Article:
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The Michigan Occupational Safety and Health Administration has ceased work on its ergonomics proposal following direction from the state's new governor, MIOSHA Director Doug Kalinowski told BNA Jan. 31.
Industry associations within Michigan have opposed MIOSHA's plan to develop a regulation for general industry, pointing to studies that said such a rule could cost employers millions of dollars in an already weak economy.
A joint commission approved a draft rule in 2009, and MIOSHA had been awaiting a regulatory impact statement for the draft that is being developed by an outside contractor before moving forward (39 OSHR 60, 1/22/09).
Newly elected Gov. Rick Snyder (R), however, promised to stop the rulemaking in his State of the State address Jan. 20.
“On the topic of regulatory reform, we will review existing and proposed regulations to create a better environment for economic success while maintaining our duty to protect our citizens and businesses,” Snyder said. “We will partner with the Michigan Chamber of Commerce to stop the effort to establish mandatory and overreaching regulations on ergonomic standards that have been discussed for the past few years.”
Had the agency finalized the rule, Michigan would have become the second state, along with California, to have an ergonomics regulation. The U.S. Congress rescinded the Occupational Safety and Health Administration's ergonomics rule under the Congressional Review Act before it could take effect in 2001.
The draft rule would have established minimum requirements for all general industry employers to train employees on the hazards of poor body alignment and proper technique when making repetitive on-the-job motions. It would have required employers to assess ergonomic hazards and eliminate them to the extent feasible. It would not have applied to construction, agriculture, mining, or domestic employment.
The cessation of Michigan's ergonomics rulemaking comes as OSHA announced Jan. 25 it would temporarily withdraw its own proposal to add a separate column for musculoskeletal disorders to Form 300, which employers use to record injuries and illnesses (41 OSHR 67, 1/27/11).
State labor unions and industry associations had opposing reactions to MIOSHA's decision to stop work on the rule.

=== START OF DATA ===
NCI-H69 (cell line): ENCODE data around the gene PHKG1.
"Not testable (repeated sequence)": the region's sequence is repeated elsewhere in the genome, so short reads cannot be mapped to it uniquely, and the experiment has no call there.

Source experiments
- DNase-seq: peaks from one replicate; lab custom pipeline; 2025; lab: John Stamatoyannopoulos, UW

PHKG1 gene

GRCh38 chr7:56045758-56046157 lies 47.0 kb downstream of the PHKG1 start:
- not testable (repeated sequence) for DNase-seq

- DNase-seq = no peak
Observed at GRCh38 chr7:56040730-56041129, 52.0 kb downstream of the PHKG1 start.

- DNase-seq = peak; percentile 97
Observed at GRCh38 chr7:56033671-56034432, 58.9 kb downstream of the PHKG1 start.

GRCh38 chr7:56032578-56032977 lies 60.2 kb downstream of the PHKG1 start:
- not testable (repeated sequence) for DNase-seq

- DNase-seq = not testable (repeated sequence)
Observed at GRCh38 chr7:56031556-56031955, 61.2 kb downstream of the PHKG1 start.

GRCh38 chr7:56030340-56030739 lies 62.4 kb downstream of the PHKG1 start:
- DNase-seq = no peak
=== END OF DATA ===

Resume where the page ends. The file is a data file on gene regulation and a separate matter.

“The action taken is unfortunate, it's going to put off our efforts to continue to keep Michigan work sites safer,” Mark Gaffney, president of the Michigan State AFL-CIO, told BNA Jan. 31. “We did not think this was onerous. In fact, some companies had testified at committee hearings that they had saved in worker's compensation costs by implementing ergonomics programs.”
The Michigan Chamber of Commerce, however, hailed the decision to stop development of rule they said would costs state businesses millions of dollars.
“If Michigan had moved forward with this mandatory, one-size-fits-all requirement it would have made Michigan quite uncompetitive,” Wendy Block, director of health policy and human resources at the state Chamber of Commerce, told BNA Jan. 31.
Legislation (S.B. 20, H.B. 4128) that would prohibit MIOSHA from promulgating an ergonomics regulation was introduced to both the state Senate and House of Representatives Jan. 19-20.
Rep. Brad Jacobsen (R-46th District) introduced the House bill, which was referred to the Committee on Regulatory Reform, and Sen. Rick Jones (R-24th District) introduced the Senate bill, which was referred to the Committee on Economic Development. The bills are identical.
Michigan's Republican-controlled Senate passed similar legislation in 2009, but it failed in the Democrat-controlled House. Republicans now hold a 63-47 advantage in the House and a 22-16 advantage in the Senate.
Block told BNA the Michigan Chamber of Commerce would support the bills to prevent a future administration from considering an ergonomics proposal in Michigan without specific permission from the state Legislature.
“We don't want to see regulations that go beyond the federal requirements,” she said. “We feel like this bill is necessary to drive a stake in the heart of this rulemaking.”
By Greg Hellman
S.B. 20 is available at http://www.legislature.mi.gov/documents/2011-2012/billintroduced/Senate/pdf/2011-SIB-0020.pdf.
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